Posted On by &filed under Supreme Court of India.


Supreme Court of India
Manjushree Pathak vs The Assam Industrial Development … on 31 August, 2000
Author: S V Patil
Bench: S. Rajendra J., Shivaraj V. J.
           PETITIONER:
MANJUSHREE PATHAK

	Vs.

RESPONDENT:
THE ASSAM INDUSTRIAL DEVELOPMENT CORPORATION LTD.  & ORS.

DATE OF JUDGMENT:	31/08/2000

BENCH:
S. Rajendra Babu J. & Shivaraj V. Patil J.




JUDGMENT:

Shivaraj V. Patil J.

L…I…T…….T…….T…….T…….T…….T…….T..J

Leave granted.

In this appeal, the appellant has assailed the judgment
and order dated 5.12.1997 passed by the Division Bench of
the High Court of Assam, Nagaland, Meghalaya, Manipur,
Mizoram, Tripura and Arunachal Pradesh at Gauhati made in
Writ Appeal No. 124/96. In brief, the facts leading to the
filing of this appeal are the following.

The appellant joined the services of the respondent-
Corporation in 1973 as Receptionist-cum-Telephone Operator.
After passing LL.B degree examination, she was promoted to
the post of legal Assistant in 1981. Subsequently she was
promoted as Assistant Law Officer, Law Officer and finally
as Senior Law Officer in 1995 [re-designated as Deputy
Manager (Law)].

In 1992 the respondent-Corporation issued a special
scheme “AIDC Voluntary Retirement Scheme, 1992” (for short
the `Scheme’) as a special measure in the form of a golden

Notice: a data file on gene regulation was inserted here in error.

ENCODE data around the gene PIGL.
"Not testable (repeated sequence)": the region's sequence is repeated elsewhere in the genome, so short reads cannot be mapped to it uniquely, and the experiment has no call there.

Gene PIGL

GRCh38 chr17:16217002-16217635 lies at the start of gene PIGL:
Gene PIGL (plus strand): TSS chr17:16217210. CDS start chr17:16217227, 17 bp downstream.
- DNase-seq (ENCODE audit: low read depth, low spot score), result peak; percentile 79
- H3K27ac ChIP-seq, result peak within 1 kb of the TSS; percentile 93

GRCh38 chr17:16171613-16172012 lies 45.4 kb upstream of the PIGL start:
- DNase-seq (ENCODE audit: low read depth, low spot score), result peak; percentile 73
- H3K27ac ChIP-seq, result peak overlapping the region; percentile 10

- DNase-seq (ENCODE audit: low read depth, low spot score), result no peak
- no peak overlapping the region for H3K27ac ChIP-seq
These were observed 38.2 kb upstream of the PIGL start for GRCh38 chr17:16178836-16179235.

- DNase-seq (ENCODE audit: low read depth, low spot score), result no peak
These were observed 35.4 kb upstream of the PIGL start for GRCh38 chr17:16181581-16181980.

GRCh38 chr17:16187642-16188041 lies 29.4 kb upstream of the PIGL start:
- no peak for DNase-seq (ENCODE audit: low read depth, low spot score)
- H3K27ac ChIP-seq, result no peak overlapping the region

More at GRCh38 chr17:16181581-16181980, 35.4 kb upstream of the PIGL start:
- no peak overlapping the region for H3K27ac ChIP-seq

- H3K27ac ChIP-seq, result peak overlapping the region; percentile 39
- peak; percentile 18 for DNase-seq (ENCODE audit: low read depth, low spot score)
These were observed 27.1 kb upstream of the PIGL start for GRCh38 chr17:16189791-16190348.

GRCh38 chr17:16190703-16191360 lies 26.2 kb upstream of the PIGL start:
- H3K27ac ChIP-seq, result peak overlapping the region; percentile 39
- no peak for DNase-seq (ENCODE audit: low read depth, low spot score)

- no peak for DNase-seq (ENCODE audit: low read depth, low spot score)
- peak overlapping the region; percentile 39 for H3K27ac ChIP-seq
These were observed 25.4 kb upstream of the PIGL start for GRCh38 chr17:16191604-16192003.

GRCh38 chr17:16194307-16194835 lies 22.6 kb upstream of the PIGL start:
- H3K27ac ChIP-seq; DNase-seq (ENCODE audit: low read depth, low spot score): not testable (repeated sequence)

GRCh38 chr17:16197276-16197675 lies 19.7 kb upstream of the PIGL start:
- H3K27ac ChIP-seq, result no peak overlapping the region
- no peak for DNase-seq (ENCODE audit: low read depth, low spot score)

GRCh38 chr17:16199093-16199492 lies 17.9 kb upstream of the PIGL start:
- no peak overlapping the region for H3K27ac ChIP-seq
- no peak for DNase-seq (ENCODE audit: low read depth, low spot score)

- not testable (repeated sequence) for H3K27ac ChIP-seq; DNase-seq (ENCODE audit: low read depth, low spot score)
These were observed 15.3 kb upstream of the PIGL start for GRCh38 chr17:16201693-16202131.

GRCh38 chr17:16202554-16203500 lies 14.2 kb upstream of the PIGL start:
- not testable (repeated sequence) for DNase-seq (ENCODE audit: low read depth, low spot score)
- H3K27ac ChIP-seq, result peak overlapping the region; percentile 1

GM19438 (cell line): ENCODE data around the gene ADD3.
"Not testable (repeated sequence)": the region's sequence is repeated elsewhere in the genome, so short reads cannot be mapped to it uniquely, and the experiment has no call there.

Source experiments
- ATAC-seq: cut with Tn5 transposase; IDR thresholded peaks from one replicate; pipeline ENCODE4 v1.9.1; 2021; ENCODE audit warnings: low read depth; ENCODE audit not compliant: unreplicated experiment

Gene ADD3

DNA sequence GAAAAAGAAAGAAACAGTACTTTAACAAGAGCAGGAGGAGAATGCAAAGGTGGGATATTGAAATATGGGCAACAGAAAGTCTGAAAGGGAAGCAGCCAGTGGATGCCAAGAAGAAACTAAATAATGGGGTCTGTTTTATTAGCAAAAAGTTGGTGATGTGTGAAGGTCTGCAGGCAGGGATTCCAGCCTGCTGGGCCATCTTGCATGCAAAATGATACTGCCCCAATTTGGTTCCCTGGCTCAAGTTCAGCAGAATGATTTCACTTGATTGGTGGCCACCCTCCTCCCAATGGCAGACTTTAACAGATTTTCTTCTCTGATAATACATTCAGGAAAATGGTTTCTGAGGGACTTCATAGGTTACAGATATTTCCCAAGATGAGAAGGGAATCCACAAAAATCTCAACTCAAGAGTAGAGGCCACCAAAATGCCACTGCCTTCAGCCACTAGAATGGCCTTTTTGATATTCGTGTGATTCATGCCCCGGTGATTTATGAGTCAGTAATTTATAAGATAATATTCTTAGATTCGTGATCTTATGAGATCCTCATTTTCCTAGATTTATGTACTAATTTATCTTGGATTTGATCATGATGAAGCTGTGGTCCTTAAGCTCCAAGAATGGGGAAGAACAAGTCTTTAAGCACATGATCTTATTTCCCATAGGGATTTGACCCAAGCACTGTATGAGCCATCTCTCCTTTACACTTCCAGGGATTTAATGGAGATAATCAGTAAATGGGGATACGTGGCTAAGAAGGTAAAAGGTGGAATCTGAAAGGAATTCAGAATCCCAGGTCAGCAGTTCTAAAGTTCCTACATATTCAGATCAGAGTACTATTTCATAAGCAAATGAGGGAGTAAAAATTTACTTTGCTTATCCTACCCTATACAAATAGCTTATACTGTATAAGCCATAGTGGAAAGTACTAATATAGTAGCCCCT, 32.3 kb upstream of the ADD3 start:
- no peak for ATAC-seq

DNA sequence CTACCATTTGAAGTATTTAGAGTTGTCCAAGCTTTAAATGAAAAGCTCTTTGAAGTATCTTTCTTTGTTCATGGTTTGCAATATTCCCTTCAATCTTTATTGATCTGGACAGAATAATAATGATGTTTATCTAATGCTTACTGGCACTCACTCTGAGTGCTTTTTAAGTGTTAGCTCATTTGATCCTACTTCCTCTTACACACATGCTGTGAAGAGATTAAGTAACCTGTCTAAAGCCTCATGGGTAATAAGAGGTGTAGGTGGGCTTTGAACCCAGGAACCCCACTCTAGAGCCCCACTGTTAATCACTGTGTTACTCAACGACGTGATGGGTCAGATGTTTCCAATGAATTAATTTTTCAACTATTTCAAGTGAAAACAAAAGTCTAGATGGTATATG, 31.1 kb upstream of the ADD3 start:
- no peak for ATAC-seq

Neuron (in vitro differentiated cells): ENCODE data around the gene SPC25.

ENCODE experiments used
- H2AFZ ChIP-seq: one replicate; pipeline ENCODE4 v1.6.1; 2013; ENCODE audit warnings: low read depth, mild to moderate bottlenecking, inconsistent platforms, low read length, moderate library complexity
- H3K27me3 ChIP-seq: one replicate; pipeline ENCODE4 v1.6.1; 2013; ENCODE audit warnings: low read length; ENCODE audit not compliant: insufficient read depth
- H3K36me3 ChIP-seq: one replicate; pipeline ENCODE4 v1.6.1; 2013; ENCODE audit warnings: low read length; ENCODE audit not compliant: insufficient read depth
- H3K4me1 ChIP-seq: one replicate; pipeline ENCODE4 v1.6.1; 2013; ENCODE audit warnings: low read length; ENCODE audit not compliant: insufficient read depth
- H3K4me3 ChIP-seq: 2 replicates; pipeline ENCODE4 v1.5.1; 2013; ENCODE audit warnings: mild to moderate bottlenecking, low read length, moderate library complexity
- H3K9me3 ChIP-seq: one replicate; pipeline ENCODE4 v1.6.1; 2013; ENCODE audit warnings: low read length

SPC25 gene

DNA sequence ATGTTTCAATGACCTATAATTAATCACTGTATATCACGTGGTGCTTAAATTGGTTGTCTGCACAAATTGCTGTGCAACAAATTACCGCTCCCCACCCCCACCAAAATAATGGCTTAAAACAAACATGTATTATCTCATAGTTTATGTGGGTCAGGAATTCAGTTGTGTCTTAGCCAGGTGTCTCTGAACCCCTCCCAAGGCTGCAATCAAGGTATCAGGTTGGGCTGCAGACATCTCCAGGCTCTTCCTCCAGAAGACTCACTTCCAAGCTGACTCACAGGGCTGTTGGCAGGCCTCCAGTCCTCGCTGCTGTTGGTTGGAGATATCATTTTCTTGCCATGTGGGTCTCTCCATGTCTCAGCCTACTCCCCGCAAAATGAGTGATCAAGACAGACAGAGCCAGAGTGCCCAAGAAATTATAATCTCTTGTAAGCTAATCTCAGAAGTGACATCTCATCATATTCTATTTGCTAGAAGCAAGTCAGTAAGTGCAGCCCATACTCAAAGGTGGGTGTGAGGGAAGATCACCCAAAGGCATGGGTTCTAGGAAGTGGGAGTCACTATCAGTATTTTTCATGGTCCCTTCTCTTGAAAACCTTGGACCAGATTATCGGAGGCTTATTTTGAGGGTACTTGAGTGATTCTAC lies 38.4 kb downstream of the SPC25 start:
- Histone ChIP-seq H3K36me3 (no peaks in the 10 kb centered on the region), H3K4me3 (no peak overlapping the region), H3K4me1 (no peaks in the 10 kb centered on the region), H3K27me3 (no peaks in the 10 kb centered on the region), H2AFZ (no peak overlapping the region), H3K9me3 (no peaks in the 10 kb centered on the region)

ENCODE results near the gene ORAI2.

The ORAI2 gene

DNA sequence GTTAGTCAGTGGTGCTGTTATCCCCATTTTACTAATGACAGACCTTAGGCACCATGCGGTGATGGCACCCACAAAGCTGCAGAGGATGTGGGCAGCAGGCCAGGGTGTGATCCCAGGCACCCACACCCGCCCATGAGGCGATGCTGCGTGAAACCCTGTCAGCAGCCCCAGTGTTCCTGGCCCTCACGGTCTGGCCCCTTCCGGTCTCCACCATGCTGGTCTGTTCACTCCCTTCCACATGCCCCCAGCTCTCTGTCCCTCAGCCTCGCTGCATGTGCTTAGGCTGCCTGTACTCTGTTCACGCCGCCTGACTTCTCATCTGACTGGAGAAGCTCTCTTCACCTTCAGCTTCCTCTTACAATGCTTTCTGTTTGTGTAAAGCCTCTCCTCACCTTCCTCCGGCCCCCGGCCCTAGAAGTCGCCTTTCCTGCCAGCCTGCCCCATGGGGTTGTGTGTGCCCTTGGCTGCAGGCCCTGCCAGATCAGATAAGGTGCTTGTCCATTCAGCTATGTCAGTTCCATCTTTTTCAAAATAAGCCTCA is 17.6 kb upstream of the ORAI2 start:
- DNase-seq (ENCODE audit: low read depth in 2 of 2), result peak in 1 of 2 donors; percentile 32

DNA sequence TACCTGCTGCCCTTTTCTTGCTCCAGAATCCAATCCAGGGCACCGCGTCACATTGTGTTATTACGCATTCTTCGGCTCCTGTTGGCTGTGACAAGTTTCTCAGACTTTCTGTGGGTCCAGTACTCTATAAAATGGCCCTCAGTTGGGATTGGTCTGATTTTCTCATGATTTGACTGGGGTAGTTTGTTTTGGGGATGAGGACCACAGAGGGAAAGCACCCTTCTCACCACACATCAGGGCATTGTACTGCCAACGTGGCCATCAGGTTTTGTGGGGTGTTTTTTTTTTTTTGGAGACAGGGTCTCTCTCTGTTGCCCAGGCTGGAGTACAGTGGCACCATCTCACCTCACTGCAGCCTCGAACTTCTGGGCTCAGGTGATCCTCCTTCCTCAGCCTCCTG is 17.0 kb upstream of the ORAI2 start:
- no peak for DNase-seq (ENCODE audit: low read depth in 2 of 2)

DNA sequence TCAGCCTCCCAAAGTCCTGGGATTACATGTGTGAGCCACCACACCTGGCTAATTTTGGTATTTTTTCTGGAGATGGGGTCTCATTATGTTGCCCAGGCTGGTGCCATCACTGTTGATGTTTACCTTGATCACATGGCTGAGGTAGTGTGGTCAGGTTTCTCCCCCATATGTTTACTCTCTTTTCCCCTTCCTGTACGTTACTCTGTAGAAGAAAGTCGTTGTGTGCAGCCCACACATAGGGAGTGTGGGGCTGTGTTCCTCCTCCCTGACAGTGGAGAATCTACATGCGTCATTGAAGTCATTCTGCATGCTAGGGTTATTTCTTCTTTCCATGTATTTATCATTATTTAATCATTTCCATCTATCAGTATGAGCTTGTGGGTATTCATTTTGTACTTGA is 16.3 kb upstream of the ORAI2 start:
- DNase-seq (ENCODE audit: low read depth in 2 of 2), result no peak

handshake providing an option to its employees for voluntary
retirement who had completed 10 years of service in the
Corporation or 40 years of age.

The appellant having served the respondent-Corporation
for nearly 23 years and attaining the age of 42 years with a
view to avail the benefit of the Scheme, made an application
on 7.12.1995 seeking voluntary retirement in the form
prescribed, requesting to accept her option for voluntary
retirement with immediate effect. The recommending
authority on the same day recommended for accepting her
voluntary retirement. Voluntary retirement ought to have
come into effect with immediate effect. Since the appellant
was not allowed to hand over the charge and there was none
to take over charge from her and certain other official
formalities were also left to be carried out, she was
compelled to continue to attend to her duties. When there
was no response from the respondent-Corporation till third
week of January, 1996, she wrote a letter dated 23.1.1996 to
the Managing Director of the respondent-Corporation stating
that she had come to know that her application for voluntary
retirement would be placed before the Board of Directors and
that there was no need for the same as under the Scheme
Managing Director himself was the competent authority to
accept application of her voluntary retirement. No reply
was given to the said letter. The appellant addressed a
letter dated 14.2.1996 to the Chairman of the respondent-
Corporation stating that the failure of the respondent-
Corporation to accept her voluntary retirement has caused
great inconvenience and that she was entitled to get her
voluntary retirement accepted forthwith. In the said letter
also she made it clear that in the absence of any specific
order she would consider herself to be free person without
any obligations to the respondent-Corporation and her
contract of service would stand determined with effect from
the date of submission of her application for voluntary